(AP Photo/Sue Ogrocki, File)

Keystone Pipeline spills 210,000 gallons of oil in South Dakota

The spill occurred in a grassy field and raised further concerns over pipeline project and the environment


Charlie May
November 17, 2017 4:05PM (UTC)

An estimated 210,000 gallons of oil leaked out of the Keystone Pipeline in South Dakota on Thursday, and sparking another debate about the use of pipelines and the threat they pose to the environment.

"We’ve always said it’s not a question of whether a pipeline will spill, but when, and today TransCanada is making our case for us," Kelly Martin, the Sierra Club's Beyond Dirty Fuels campaign director said in a statement on Thursday. "This is not the first time TransCanada’s pipeline has spilled toxic tar sands, and it won’t be the last."

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The spill of about 5,000 barrels of oil took place in a grassy field near Amherst, South Dakota, and cleanup crews and emergency crews moved to assess and attempt to mitigate the situation. TransCanada, the company in charge of the pipeline, said in a statement that the spill took place at approximately 6 a.m. local time.

 

TransCanada also said the pipeline was safely shut down "after a drop in pressure was detected in its operating system resulting from an oil leak that is under investigation."

"This is not a little spill from any perspective," Kim McIntosh, an environmental scientist with the South Dakota Department of Environment and Natural Resources, told the New York Times. She added that livestock, and drinking water did not appear to be threatened at the time.  

But the news comes as regulators in Nebraska are expected to announce on Monday whether or not they will grant the final permit for construction of the Keystone XL pipeline, which is also operated by TransCanada.

"That’s our fear — that pipelines do leak," said Jeanne Crumly, whose farm in Nebraska is along the construction route of the Keystone XL. Crumly also said that 90 Nebraskan landowners have not signed easements with TransCanada, and have staunchly opposed the pipeline receiving its final construction permit, the Times reported.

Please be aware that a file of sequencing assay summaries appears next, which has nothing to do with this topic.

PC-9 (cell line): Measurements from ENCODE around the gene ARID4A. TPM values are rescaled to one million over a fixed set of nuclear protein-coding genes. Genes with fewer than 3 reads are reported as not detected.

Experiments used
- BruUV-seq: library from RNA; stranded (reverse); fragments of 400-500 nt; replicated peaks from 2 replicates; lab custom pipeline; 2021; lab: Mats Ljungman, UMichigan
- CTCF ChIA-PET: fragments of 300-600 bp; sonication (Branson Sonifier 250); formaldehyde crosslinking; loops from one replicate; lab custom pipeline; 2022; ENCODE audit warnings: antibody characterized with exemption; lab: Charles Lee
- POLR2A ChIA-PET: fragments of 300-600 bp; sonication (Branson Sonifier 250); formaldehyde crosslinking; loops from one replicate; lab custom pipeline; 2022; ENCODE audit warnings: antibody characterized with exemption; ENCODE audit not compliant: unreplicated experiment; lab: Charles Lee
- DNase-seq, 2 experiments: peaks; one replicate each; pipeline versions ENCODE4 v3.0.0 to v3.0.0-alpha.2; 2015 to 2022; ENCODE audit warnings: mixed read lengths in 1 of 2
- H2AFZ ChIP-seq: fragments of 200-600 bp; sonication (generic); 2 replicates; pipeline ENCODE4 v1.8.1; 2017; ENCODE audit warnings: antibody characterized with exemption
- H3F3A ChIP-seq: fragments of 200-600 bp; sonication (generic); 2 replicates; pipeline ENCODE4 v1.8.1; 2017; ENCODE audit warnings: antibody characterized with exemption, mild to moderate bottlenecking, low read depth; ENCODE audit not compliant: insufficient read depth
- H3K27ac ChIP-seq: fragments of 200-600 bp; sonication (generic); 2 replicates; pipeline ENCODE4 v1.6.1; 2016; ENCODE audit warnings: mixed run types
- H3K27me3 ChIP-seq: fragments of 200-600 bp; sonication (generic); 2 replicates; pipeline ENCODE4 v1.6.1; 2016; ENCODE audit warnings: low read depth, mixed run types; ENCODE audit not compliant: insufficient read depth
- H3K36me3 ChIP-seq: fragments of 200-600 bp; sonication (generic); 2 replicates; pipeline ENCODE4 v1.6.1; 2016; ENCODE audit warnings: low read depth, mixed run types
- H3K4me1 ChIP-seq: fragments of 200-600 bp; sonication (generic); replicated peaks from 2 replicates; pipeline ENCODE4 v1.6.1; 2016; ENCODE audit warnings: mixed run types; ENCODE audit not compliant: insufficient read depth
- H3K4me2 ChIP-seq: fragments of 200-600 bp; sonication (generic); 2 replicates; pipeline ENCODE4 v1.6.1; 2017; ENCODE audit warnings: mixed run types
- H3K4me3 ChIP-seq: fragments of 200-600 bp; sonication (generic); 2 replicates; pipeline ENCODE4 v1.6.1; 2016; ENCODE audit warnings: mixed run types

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Critics have long spoke out about the dangers pipelines pose to local waterways or any other sources of water in the proximity of the pipeline, and Thursday's spill is only the latest example of inefficacies and environmental endangerment.

President Donald Trump has touted pipeline projects and gave the green light for the Keystone XL and Dakota Access Pipeline construction just days after taking office in January, and expedited the environmental review processes.

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"We’re going to put a lot of workers, a lot of skilled workers, back to work. We will build our own pipeline. We will build our own pipes, like we used to in the old days," Trump said of the Keystone XL project.

The Keystone XL is only expected to create 35 permanent jobs.

Despite Trump's pledge to ensure the project was built with American-made steel, it was walked back in early March, because most of the pipeline had already been constructed. And of course, the golden rule for Trump still applies: there truly are tweets for everything.    

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Charlie May

Charlie May is a news writer at Salon. You can find him on Twitter at @charliejmay

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